Kaufman was so entranced by the world outside her door that she would lose all sense of time until her mother played an antique tin horn, signaling that it was time for dinner. Other go-to hobbies included collecting fossils and helping injured animals. “I once nursed a seagull back to health for three months and then watched it over the following summers,” she said. “That was the start of my work as a healer.” It was also the source of her family’s nickname for her: “Florence Nightingale for Animals.”

And, of course, she had a fascination with seaweed – particularly the beautiful pink and purple fronds and delicate vein-like plants that undulated in the Island waters.

The artist’s admirers include the late photographer Alfred Eisenstaedt.
Elizabeth Cecil

When Kaufman was approximately twelve years old, she visited Bunch of Grapes Bookstore in Vineyard Haven with her parents and came across a bookmark that featured green seaweed artfully displayed. It was the work of Island-based seaweed artist Rose Treat, a self-taught naturalist who was known in both academic and art circles for her depth of knowledge and beautiful collages. Treat’s work spoke to her.

“I wanted to do what she was doing,” she said. Back at home, she began experimenting with ways to gather various types of organic matter and suspend their colors and shapes in time. She decorated cards with her findings, wrapping each in Saran wrap and sealing them with Scotch tape. When she was satisfied with the finished product, she would walk to the Gay Head Cliffs to deliver her goods to souvenir shops.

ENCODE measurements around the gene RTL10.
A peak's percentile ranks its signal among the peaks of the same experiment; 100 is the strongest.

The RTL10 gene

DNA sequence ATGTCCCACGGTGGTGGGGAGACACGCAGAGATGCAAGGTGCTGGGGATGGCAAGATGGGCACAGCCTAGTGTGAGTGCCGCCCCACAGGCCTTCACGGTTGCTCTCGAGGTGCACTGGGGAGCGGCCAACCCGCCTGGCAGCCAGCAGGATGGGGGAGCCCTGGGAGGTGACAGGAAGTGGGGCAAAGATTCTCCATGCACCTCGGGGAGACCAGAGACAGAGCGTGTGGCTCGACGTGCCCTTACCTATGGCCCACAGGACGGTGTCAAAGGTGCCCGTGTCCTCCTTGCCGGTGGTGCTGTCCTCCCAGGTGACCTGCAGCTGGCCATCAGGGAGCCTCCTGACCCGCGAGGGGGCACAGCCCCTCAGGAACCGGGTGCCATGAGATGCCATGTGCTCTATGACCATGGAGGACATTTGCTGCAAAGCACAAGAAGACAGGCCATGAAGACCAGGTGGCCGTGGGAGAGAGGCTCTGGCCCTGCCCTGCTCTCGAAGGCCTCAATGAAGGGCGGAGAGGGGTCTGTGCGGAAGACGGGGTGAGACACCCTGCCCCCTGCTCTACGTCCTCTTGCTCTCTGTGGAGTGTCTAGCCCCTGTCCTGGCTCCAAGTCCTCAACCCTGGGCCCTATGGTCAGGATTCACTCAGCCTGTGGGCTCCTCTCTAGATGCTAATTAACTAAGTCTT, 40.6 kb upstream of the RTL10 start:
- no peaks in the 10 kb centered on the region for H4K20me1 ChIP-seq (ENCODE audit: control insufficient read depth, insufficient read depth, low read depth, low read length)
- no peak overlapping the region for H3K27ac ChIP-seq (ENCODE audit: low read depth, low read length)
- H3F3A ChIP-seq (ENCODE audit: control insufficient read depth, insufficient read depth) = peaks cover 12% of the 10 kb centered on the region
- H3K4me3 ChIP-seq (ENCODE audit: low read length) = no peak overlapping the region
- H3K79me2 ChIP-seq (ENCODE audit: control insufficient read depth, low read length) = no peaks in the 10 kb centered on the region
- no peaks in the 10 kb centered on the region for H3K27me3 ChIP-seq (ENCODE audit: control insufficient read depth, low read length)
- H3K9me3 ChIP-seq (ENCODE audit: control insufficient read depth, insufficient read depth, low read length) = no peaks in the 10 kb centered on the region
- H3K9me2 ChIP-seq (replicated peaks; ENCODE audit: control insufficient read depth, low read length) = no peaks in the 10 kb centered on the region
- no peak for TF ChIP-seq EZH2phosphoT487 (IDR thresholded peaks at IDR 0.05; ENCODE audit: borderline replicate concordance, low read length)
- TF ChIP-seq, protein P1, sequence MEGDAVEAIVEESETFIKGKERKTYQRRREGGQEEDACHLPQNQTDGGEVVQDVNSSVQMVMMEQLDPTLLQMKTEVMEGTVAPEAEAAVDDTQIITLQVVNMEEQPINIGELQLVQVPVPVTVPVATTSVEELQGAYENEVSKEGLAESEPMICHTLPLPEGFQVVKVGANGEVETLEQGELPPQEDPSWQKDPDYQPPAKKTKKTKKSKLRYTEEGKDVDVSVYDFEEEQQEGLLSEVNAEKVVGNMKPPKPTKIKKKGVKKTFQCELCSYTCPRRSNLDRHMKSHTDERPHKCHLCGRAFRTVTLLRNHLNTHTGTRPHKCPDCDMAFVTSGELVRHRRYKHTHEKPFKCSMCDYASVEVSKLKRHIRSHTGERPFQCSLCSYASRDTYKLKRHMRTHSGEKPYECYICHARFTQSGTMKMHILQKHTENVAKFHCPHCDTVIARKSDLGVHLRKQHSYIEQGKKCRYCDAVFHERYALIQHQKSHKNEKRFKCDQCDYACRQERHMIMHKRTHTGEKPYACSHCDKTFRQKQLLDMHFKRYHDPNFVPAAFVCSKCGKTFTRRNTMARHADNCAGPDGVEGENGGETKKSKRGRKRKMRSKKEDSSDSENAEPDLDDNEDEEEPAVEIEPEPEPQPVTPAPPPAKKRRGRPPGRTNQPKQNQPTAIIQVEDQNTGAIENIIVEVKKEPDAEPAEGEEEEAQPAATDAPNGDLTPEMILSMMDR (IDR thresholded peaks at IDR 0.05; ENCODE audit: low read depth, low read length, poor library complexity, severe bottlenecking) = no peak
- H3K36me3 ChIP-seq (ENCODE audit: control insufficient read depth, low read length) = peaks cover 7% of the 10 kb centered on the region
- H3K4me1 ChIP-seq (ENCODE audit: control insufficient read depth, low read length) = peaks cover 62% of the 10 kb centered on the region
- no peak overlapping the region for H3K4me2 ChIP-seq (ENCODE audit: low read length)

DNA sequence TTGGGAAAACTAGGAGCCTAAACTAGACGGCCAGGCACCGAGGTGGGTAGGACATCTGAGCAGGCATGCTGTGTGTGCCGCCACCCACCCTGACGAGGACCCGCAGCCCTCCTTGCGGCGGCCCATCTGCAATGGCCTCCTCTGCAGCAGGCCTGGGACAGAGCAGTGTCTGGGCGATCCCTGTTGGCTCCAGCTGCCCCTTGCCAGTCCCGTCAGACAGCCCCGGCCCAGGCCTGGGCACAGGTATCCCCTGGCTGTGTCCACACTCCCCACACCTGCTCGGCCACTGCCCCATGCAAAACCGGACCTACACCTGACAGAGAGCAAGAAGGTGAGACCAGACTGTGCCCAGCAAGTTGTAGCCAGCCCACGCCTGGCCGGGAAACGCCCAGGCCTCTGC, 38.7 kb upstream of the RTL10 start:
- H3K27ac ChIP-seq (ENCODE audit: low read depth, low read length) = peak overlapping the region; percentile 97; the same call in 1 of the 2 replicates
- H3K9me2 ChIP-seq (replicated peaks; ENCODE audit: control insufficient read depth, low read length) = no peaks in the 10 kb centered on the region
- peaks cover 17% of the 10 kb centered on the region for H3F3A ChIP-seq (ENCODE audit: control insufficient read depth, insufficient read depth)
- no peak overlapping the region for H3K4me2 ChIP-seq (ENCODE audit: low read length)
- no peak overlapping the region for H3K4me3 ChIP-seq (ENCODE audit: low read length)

“I did this all by myself,” she explained, “with my thumbs and legs.”

Her work caught the attention of summer tourists, as well as that of famed photographer Alfred Eisenstaedt, who recognized her talent when she was only fifteen years old. Eisenstaedt, who vacationed every August on the Vineyard for fifty years, often came to Aquinnah to photograph the cliffs, Kaufman explained. “We saw him all the time.”

In 1969, the photographer purchased all of Kaufman’s cards from Lucille Vanderhoop’s shop and asked to meet the artist. The meeting didn’t happen, as Kaufman was at the mercy of her parents to arrange such a get-together. “They were European socialites, probably with their minds on other things,” she explained of her parents, who hailed from Italy and Austria. Eisenstaedt didn’t forget her, however. Years later, she was shocked to get a call from him. He told her he still had all her cards and appreciated the beauty of her work.